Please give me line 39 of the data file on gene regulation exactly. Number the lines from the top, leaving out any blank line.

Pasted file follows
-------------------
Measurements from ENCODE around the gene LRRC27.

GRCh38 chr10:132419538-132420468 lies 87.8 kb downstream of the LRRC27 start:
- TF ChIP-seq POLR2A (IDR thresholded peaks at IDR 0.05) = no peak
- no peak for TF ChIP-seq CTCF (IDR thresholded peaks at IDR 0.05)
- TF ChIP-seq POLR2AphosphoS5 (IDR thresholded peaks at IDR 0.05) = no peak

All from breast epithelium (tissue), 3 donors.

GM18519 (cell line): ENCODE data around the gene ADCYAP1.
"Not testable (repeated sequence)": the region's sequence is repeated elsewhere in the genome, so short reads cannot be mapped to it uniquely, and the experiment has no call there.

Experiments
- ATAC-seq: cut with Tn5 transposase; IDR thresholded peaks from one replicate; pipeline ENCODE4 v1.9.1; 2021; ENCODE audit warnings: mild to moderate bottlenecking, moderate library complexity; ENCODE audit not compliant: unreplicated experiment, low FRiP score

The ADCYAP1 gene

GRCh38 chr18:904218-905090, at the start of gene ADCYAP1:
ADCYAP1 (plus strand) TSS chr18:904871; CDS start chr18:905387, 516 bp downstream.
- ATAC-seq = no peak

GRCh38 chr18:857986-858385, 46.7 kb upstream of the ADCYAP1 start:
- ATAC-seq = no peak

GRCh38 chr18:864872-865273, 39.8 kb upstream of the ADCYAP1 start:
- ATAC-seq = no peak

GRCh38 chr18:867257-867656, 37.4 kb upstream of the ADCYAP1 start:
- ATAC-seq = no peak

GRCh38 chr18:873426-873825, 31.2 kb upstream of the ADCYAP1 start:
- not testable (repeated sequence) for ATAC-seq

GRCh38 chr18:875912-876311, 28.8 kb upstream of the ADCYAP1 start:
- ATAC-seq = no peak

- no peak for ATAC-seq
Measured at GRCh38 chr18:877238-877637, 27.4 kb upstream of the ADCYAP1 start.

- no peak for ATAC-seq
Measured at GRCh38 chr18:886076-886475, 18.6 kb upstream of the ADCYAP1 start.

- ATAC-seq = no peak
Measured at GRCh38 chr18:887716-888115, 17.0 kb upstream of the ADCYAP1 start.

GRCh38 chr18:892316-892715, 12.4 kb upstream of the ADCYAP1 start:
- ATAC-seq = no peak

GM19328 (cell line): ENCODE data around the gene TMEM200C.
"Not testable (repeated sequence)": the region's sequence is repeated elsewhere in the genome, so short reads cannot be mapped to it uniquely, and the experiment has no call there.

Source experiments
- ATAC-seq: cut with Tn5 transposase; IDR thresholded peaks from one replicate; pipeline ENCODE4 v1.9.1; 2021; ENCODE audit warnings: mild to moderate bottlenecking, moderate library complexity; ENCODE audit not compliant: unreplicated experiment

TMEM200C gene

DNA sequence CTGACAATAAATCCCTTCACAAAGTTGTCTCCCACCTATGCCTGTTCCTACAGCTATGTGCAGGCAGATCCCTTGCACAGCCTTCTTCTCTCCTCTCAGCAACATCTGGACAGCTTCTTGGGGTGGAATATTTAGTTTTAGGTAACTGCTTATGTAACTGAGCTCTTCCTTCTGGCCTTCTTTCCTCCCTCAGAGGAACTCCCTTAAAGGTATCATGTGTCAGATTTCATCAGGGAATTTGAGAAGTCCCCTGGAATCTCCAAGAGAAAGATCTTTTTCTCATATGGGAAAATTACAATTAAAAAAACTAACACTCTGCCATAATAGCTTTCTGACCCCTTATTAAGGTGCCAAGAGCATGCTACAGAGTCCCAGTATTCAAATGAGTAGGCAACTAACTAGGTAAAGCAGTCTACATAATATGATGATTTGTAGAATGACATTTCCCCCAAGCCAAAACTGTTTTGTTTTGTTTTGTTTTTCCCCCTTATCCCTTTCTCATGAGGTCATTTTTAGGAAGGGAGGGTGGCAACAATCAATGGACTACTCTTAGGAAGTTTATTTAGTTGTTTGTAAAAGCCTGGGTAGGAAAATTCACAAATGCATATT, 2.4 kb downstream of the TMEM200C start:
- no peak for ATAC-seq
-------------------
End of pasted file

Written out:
- no peak for ATAC-seq